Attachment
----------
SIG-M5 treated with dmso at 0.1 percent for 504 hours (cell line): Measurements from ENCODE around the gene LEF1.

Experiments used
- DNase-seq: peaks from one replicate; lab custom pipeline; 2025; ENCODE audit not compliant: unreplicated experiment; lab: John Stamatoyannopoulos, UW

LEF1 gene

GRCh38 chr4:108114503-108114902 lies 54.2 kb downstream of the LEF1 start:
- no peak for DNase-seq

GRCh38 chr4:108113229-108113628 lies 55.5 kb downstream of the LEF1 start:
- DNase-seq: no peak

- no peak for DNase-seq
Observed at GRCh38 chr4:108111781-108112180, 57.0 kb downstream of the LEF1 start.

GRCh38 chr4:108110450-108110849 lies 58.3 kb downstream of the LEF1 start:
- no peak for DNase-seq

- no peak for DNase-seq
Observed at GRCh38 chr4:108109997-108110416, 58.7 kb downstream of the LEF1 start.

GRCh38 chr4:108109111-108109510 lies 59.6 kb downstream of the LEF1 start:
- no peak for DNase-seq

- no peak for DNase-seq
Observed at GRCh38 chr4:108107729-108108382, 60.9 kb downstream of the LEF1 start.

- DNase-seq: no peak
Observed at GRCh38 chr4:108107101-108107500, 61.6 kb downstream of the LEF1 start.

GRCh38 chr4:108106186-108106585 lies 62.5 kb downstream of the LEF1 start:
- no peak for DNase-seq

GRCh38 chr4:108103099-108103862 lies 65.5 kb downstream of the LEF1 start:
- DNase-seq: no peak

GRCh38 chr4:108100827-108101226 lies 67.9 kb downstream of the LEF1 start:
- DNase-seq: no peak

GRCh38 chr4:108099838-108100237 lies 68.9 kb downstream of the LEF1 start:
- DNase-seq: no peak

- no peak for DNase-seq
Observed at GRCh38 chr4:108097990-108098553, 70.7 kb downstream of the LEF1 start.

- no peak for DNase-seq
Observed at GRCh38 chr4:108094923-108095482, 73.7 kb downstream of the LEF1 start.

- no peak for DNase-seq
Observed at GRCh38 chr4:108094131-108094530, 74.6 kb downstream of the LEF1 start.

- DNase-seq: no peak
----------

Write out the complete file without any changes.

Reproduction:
SIG-M5 treated with dmso at 0.1 percent for 504 hours (cell line): Measurements from ENCODE around the gene LEF1.

Experiments used
- DNase-seq: peaks from one replicate; lab custom pipeline; 2025; ENCODE audit not compliant: unreplicated experiment; lab: John Stamatoyannopoulos, UW

LEF1 gene

GRCh38 chr4:108114503-108114902 lies 54.2 kb downstream of the LEF1 start:
- no peak for DNase-seq

GRCh38 chr4:108113229-108113628 lies 55.5 kb downstream of the LEF1 start:
- DNase-seq: no peak

- no peak for DNase-seq
Observed at GRCh38 chr4:108111781-108112180, 57.0 kb downstream of the LEF1 start.

GRCh38 chr4:108110450-108110849 lies 58.3 kb downstream of the LEF1 start:
- no peak for DNase-seq

- no peak for DNase-seq
Observed at GRCh38 chr4:108109997-108110416, 58.7 kb downstream of the LEF1 start.

GRCh38 chr4:108109111-108109510 lies 59.6 kb downstream of the LEF1 start:
- no peak for DNase-seq

- no peak for DNase-seq
Observed at GRCh38 chr4:108107729-108108382, 60.9 kb downstream of the LEF1 start.

- DNase-seq: no peak
Observed at GRCh38 chr4:108107101-108107500, 61.6 kb downstream of the LEF1 start.

GRCh38 chr4:108106186-108106585 lies 62.5 kb downstream of the LEF1 start:
- no peak for DNase-seq

GRCh38 chr4:108103099-108103862 lies 65.5 kb downstream of the LEF1 start:
- DNase-seq: no peak

GRCh38 chr4:108100827-108101226 lies 67.9 kb downstream of the LEF1 start:
- DNase-seq: no peak

GRCh38 chr4:108099838-108100237 lies 68.9 kb downstream of the LEF1 start:
- DNase-seq: no peak

- no peak for DNase-seq
Observed at GRCh38 chr4:108097990-108098553, 70.7 kb downstream of the LEF1 start.

- no peak for DNase-seq
Observed at GRCh38 chr4:108094923-108095482, 73.7 kb downstream of the LEF1 start.

- no peak for DNase-seq
Observed at GRCh38 chr4:108094131-108094530, 74.6 kb downstream of the LEF1 start.

- DNase-seq: no peak